5. Deaths caused by the failure of Riata and Riata ST implantable cardioverter-defibrillator leads. Heart Rhythm 2012; 9:1227–1235.

This manuscript added to our knowledge of Riata implantable cardioverter-defibrillator (ICD) lead failures and also generated significant media attention. It is widely known that Riata ICD leads are prone to externalized conductors. In this study, Dr. Hauser and colleagues searched the Food and Drug Administration’s Manufacturers and User Facility Device Experience database for deaths associated with Riata, Riata ST, and Quattro Secure leads. From this database search, they reported 22 deaths that had been caused by Riata or Riata ST lead failure and five deaths that had been caused by Quattro Secure lead failure. Quite unexpectedly, they found that Riata and Riata ST lead failure deaths were typically caused by short circuits between high-voltage components and that there were no deaths due to externalized conductors.

4. Percutaneous left atrial appendage suture ligation using the LARIAT device in patients with atrial fibrillation. J Am Coll Cardiol 2012; pii: S0735-1097(12)03035-5. doi: 10.1016/j.jacc.2012.06.046. [Epub ahead of print]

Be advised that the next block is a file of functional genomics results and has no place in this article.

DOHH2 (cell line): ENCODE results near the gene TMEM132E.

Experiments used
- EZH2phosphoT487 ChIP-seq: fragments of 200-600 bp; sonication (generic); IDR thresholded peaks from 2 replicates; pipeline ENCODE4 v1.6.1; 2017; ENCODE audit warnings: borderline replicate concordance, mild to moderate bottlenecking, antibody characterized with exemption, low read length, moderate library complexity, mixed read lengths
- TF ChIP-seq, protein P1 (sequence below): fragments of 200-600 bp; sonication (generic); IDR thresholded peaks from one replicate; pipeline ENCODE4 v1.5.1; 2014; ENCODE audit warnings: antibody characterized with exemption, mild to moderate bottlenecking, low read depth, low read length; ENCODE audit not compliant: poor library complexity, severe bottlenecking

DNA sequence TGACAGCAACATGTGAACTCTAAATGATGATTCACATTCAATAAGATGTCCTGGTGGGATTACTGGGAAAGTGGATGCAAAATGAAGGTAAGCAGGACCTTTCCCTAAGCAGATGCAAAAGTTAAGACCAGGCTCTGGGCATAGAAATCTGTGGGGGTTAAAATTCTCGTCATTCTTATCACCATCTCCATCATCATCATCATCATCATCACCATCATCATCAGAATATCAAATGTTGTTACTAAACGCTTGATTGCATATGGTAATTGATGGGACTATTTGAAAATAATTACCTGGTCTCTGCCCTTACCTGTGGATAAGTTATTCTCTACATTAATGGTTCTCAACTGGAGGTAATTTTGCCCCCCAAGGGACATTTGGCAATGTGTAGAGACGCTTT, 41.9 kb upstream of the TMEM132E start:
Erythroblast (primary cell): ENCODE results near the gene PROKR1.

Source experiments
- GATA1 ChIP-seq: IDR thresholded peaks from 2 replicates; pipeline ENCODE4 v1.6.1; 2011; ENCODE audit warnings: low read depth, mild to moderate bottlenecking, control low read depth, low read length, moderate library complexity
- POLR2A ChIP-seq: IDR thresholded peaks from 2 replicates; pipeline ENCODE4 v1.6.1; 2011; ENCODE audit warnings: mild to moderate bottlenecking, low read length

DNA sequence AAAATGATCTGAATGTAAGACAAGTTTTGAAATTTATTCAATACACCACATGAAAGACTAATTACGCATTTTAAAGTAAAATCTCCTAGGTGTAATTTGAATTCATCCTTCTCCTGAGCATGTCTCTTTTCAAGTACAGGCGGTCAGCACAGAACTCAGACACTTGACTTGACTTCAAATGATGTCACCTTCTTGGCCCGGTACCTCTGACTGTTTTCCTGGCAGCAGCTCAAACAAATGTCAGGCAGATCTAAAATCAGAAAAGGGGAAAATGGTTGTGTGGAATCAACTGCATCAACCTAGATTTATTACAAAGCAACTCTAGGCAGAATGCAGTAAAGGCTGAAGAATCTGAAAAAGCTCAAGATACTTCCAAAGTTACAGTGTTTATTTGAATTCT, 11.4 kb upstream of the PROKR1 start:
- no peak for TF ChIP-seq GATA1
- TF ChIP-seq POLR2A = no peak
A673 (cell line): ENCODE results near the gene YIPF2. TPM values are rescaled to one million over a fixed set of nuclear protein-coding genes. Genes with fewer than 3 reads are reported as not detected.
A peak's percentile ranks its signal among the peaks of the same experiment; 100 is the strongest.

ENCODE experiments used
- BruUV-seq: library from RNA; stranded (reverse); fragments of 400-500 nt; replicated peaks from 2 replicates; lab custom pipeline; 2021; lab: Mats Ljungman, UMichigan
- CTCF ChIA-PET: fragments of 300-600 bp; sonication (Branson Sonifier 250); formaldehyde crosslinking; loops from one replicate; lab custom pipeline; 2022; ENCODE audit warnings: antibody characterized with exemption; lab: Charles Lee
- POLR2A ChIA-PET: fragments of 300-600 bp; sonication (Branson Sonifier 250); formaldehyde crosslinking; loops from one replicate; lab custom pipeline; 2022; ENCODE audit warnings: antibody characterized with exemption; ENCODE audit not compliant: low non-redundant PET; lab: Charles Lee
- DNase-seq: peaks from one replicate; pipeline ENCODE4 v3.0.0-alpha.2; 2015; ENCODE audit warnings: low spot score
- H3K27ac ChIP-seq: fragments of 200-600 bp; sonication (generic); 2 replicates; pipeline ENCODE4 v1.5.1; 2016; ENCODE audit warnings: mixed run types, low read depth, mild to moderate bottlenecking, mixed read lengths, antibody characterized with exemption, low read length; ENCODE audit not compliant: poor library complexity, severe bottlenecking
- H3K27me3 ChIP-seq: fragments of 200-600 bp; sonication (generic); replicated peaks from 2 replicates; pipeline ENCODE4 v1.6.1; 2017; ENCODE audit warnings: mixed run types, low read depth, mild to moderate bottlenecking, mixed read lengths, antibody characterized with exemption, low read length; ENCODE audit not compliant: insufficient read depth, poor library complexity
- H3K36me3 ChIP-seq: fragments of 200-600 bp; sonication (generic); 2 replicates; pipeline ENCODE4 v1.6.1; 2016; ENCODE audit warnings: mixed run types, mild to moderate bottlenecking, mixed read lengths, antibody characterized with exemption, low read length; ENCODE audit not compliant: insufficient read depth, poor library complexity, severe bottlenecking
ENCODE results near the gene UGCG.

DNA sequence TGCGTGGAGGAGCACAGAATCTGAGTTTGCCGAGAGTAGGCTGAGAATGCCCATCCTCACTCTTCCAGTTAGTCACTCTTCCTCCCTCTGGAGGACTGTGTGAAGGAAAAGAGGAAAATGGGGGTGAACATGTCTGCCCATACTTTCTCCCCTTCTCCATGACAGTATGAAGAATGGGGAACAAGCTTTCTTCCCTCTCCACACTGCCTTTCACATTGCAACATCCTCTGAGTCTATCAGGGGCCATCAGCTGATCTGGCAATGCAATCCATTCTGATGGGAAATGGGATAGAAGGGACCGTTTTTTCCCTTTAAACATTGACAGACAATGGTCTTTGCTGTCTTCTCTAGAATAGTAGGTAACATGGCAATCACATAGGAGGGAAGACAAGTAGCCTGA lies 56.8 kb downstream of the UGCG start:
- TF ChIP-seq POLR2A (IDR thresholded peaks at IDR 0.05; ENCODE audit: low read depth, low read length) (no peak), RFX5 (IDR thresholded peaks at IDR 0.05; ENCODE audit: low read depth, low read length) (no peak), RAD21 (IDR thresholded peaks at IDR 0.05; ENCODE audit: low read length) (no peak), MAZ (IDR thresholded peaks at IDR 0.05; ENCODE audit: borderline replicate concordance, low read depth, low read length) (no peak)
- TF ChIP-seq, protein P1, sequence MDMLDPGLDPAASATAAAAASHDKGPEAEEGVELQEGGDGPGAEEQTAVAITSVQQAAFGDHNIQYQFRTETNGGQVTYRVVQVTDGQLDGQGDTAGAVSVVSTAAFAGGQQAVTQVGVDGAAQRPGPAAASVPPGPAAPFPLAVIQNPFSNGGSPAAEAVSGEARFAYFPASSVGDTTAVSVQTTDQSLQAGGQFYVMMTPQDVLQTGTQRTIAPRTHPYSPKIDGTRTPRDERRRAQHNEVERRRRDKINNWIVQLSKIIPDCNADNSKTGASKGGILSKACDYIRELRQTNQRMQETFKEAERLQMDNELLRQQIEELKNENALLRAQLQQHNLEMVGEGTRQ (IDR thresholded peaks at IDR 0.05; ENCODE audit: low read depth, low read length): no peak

In this study, we finally have data regarding the safety and efficacy of the recently FDA approved LARIAT suture device for elimination of the left atrial appendage. Using an endocardial and epicardial percutaneous approach, the authors report the results of performing this procedure for 89 patients. While just an observational study in a small group of patients, the outcomes appear rather favorable. Certainly, a randomized controlled trial of the LARIAT in comparison to warfarin for atrial fibrillation stroke prevention would have been preferable; however, at least we now have some data regarding this device which was FDA approved as part of a 510K process. As this technology is now readily available, we hope that the long-term real-world clinical experience will also be favorable.

3. Treatment of atrial fibrillation by the ablation of localized sources CONFIRM (Conventional Ablation for Atrial Fibrillation With or Without Focal Impulse and Rotor Modulation) trial. J Am Coll Cardiol 2012; 60:628–636.

This is certainly another new technology which has created a significant “buzz” within the cardiac rhythm management community since it was presented as a late-breaking clinical trial at the Annual Scientific Sessions of the Heart Rhythm Society in 2011. The rotor mapping technology used in this study has also been FDA approved as part of a 510K process. The results of the published manuscript are similar to what was presented at the late-breaking clinical trial session last year, namely that ablation of atrial fibrillation, which also includes targeting focal rotors, in addition to pulmonary vein antral isolation, dramatically improves long-term success rates in patients with persistent atrial fibrillation. This study has also launched many other competing technologies designed to identify and map atrial fibrillation rotors and drivers.

2. Elimination of local abnormal ventricular activities: a new end point for substrate modification in patients with scar-related ventricular tachycardia. Circulation 2012; 125:2184–2196.